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One-year fixed term investment bond pays 2.00%

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Written by: Paloma Kubiak
17/03/2017
Castle Trust is offering attractive rates on it four investment Fortress Bonds. Here’s what you need to know.

Castle Trust is offering favourable rates on its Fortress Bond,s which are fixed term fixed rate investments between one and five years that differ from traditional savings accounts.

As they’re investment based products your money is protected in a different way (see below for more).

The bonds are issued in monthly tranches with interest payable quarterly or at maturity. The rates are as follows:

  • One-year bond: 2.00% (best buy alternative is from United Trust Bank paying 1.65%)
  • Two-year bond: 2.10% (best buy alternative is from United Trust Bank paying 1.80%)
  • Three-year bond: 2.20% (best buy alternative is from Atom Bank paying 1.90%)
  • Five-year bond: 2.50% (best buy alternative is from Milestone Savings paying an expected rate of 2.30%).

The deadline to apply for the Fortress Bonds is 2pm on Friday 31 March and the minimum investment is £1,000, while the maximum is £250,000. An important point to note is that there is no early access to your money before maturity – unless the account holder dies.

All four versions of the Fortress Bond are eligible to be held within an ISA wrapper, though Castle Trust confirmed it pays the same rates irrespective of whether the bond is held within an ISA or not.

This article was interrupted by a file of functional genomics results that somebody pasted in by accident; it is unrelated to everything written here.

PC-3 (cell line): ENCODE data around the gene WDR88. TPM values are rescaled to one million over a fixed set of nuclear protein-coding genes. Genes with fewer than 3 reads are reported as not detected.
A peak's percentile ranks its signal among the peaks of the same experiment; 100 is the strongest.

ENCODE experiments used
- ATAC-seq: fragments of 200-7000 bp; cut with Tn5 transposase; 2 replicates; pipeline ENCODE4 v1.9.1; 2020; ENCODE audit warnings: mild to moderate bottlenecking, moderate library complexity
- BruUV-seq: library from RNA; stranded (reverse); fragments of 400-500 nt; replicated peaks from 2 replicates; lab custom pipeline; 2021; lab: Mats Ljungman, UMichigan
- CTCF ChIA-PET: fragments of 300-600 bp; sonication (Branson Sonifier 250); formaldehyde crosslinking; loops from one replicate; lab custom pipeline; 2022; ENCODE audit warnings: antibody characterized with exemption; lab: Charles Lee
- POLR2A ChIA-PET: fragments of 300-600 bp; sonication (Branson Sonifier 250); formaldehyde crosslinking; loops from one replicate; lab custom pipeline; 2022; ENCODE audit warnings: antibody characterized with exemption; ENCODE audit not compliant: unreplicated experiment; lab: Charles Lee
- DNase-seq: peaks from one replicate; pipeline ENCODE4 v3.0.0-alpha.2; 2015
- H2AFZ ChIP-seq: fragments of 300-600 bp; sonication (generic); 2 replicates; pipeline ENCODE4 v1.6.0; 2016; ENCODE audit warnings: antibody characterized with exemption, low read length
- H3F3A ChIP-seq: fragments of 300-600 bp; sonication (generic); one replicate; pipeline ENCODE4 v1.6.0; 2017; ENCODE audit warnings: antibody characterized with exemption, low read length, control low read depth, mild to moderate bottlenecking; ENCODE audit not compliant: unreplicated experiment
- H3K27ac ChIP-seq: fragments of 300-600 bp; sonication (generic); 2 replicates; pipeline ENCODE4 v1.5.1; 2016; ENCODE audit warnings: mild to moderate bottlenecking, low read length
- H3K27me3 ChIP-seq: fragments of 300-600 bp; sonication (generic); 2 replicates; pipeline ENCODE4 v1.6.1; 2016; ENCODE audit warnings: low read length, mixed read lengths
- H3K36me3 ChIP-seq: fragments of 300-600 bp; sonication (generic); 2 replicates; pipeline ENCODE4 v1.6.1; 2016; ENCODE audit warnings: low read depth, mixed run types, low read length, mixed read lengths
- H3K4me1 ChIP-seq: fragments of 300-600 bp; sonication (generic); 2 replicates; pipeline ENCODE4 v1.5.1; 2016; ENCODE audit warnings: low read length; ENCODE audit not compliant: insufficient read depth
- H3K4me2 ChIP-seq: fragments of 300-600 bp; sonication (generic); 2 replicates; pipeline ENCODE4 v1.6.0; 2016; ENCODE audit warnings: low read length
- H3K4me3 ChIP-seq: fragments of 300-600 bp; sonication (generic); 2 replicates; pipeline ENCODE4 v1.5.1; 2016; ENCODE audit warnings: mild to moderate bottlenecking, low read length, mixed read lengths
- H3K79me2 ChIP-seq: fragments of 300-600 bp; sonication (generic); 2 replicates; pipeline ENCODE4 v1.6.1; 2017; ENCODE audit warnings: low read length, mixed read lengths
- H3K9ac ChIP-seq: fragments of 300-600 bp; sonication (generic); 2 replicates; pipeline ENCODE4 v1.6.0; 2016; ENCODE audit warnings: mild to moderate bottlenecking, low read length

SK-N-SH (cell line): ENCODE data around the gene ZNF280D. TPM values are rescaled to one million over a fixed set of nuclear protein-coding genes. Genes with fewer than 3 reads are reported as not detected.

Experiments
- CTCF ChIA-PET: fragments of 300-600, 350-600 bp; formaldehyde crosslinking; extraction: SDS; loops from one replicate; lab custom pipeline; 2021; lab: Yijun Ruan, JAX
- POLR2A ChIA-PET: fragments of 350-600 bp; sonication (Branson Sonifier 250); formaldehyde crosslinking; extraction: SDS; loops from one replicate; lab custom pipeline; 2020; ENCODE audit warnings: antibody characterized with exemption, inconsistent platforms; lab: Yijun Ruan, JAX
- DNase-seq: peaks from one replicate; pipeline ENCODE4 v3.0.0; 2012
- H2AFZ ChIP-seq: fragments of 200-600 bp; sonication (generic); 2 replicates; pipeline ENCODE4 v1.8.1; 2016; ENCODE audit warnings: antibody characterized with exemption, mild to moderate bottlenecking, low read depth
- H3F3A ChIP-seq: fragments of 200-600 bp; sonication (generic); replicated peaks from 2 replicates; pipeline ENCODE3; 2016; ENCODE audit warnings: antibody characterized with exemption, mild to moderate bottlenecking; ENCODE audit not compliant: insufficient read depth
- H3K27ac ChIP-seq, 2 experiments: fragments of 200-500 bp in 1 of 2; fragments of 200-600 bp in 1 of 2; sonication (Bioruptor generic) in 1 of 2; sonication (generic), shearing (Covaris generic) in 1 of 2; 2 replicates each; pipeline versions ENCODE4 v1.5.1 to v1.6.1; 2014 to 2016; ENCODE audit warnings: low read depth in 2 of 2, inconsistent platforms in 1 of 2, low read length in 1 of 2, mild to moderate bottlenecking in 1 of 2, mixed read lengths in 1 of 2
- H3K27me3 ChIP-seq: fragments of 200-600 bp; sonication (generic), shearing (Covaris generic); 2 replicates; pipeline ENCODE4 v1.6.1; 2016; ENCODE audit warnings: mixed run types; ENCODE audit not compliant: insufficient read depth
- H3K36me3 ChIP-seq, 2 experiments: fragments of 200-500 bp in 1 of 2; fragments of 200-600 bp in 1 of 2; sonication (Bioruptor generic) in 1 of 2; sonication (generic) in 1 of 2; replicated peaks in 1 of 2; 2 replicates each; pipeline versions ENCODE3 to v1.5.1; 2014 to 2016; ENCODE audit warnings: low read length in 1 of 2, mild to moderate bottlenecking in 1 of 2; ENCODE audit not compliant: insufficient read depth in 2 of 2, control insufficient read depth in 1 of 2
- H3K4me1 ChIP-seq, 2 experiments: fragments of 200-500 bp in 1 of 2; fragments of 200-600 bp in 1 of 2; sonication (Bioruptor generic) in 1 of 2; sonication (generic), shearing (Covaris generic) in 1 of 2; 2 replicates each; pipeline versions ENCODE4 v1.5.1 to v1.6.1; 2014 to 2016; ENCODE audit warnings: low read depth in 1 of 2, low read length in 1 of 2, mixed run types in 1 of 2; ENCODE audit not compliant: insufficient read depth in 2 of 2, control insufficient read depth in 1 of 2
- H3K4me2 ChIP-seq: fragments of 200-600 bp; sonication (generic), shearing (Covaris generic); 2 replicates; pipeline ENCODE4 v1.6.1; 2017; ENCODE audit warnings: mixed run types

How is your money protected?

The Fortress Bonds are covered by the investment branch of the Financial Services Compensation Scheme (FSCS), not the deposit branch. This means that investors are covered up to a maximum amount of £50,000 under the FSCS.

Castle Trust is regulated by the FCA but it includes this disclaimer on site: ‘You risk losing capital should Castle Trust become insolvent’, which relates to any amount not covered by the FSCS.

Rachel Springall, finance expert at Moneyfacts, said: “The Castle Trust Fortress Bonds could be an alternative for savers looking for high interest but it is worth mentioning that they do not work the same way as a traditional savings account.

“These are investments whereby savers effectively lend their money to the company in return for an interest rate on that loan. This means that their capital could be at risk if Castle Trust runs into difficulties, such as if they become insolvent.

“With this in mind, it’s vital that savers make themselves aware of the risks, particularly as there is no early encashment allowed. Those concerned may prefer to opt for a more traditional savings account as a safe haven for their cash.”

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